Councils which have been piloting the named person scheme have been told to proceed with delivering it, despite aspects being ruled "unlawful".
Education secretary John Swinney told MSPs today that the hated policy will be delayed for a year after Supreme Court judges said elements of it were illegal earlier in the summer. However, despite slamming the brakes on the scheme – which was supposed to be rolled out at the end of August – Mr Swinney has urged local authorities to "please continue to develop and deliver a named person service in your area".
That approach has been blasted by West Scotland MSP Jamie Greene, who has publicly opposed the entire Named Person Scheme.
During a debate in Holyrood last week, the point that was made by Scottish Conservatives that with Mr Swinney announcing a three-month consultation and admitting there are serious issues about the definition of a child’s "wellbeing", it is simply not possible for councils to proceed as they do not know where they stand.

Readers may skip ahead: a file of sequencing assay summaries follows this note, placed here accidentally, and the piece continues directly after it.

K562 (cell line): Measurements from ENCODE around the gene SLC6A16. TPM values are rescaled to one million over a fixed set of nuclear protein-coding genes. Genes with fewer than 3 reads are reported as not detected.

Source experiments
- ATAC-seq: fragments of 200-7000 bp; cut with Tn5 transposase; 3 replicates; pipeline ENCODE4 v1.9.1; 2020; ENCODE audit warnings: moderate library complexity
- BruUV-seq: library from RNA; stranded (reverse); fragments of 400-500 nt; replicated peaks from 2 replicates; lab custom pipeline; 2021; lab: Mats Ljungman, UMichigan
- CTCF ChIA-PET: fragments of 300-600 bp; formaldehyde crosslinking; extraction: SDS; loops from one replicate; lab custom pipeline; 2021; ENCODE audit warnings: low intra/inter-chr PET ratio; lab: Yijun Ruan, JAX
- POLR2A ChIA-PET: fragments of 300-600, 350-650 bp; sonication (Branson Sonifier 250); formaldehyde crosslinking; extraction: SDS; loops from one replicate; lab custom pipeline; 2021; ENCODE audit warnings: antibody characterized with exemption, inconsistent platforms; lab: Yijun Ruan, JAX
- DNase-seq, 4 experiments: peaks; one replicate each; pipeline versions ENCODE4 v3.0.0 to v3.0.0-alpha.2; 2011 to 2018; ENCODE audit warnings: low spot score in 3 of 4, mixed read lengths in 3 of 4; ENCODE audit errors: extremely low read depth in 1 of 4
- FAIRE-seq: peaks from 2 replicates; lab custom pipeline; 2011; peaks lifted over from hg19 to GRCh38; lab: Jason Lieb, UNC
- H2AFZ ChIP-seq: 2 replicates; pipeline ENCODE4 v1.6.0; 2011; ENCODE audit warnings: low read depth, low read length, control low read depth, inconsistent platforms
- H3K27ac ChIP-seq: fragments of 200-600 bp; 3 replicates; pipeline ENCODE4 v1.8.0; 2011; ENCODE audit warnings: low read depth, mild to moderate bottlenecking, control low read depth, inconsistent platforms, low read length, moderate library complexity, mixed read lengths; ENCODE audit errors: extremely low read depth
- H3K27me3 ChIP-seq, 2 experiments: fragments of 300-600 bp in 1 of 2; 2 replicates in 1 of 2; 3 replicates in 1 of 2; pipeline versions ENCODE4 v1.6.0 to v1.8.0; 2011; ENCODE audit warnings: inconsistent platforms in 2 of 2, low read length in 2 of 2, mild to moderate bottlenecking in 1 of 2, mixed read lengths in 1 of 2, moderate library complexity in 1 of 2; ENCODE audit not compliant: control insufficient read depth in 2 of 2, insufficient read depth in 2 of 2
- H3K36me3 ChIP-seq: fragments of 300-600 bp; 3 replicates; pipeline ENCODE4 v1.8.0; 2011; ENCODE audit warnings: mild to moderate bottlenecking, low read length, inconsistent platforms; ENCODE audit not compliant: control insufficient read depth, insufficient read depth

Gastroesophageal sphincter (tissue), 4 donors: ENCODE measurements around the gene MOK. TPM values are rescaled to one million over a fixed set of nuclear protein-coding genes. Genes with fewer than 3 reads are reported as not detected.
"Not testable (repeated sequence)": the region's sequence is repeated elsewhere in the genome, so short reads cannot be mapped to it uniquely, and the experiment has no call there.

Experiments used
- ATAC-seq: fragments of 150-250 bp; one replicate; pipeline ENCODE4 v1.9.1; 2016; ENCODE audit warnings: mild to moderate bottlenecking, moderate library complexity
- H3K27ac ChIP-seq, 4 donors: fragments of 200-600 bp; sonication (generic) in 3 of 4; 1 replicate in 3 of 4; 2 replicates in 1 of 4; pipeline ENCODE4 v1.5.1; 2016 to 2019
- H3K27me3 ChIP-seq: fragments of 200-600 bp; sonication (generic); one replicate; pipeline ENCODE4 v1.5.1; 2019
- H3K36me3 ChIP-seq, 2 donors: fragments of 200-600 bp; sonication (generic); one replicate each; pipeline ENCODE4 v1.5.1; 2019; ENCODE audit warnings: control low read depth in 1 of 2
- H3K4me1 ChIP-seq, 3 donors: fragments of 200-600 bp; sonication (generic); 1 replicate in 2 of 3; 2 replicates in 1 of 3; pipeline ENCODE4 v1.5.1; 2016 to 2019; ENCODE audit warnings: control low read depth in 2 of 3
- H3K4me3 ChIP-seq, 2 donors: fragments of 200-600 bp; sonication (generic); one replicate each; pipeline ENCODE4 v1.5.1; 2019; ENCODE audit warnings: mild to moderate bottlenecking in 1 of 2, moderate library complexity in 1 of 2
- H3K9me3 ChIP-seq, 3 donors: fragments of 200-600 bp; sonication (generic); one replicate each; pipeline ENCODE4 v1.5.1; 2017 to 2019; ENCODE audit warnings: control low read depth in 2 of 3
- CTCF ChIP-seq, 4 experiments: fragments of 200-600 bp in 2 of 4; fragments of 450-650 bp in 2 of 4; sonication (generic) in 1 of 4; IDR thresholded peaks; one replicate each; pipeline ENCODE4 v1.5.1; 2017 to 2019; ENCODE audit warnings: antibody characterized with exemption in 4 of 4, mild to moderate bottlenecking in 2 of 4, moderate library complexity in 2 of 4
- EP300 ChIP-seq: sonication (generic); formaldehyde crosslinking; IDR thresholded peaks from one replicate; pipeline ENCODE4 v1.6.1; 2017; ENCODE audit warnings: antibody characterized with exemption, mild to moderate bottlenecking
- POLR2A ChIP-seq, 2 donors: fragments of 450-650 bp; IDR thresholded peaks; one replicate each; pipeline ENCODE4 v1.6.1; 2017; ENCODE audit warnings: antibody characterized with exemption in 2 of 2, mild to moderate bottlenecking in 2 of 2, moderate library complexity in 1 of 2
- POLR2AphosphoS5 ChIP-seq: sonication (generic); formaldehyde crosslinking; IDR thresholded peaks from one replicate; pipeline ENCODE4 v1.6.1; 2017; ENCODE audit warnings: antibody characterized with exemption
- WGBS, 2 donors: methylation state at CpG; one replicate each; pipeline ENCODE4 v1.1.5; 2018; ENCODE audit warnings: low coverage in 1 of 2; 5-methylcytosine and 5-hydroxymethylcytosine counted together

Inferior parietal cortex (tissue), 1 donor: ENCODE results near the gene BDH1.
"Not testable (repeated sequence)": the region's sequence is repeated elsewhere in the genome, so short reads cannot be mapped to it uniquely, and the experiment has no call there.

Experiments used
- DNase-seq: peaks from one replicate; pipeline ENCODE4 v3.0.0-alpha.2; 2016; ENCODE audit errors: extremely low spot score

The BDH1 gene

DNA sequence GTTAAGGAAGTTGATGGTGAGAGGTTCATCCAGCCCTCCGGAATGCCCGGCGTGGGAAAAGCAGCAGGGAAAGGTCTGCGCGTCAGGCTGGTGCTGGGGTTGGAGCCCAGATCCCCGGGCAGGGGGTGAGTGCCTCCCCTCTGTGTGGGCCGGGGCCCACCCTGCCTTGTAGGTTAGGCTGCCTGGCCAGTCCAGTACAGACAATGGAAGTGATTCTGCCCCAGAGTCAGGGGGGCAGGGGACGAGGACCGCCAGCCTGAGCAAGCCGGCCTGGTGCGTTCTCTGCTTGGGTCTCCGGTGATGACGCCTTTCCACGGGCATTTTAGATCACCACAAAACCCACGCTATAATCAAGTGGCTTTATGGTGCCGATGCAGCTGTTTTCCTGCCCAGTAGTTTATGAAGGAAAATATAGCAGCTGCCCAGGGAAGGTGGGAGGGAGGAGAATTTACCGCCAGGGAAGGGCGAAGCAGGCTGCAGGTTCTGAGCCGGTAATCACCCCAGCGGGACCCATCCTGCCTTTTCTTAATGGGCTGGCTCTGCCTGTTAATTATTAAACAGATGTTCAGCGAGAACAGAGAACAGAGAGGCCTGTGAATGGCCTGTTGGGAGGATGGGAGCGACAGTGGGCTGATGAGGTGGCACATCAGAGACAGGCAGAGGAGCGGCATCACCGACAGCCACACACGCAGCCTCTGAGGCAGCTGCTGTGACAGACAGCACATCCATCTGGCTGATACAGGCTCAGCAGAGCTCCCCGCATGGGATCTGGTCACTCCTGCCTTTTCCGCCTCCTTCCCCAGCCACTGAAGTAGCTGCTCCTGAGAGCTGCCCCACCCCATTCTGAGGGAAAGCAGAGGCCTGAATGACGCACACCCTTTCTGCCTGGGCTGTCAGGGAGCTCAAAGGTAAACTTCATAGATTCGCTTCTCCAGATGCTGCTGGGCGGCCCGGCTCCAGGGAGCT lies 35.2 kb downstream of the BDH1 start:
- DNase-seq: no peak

The West Region MSP said " Councils already running the named person scheme are being told to keep on with it – even though elements of it have been ruled unlawful. How can the SNP expect local authorities to continue operating in that way? It’s not clear how the Scottish Government can delay the scheme’s implementation for a year, yet tell those already doing it to continue."
He continued "We will continue to fight against this unnecessary and unpopular policy. Parents want it scrapped, and so do the professionals tasked with implementing it. The SNP has been told in no uncertain terms by the Supreme Court about the merits of this policy, and it’s time nationalists swallowed their pride and listened."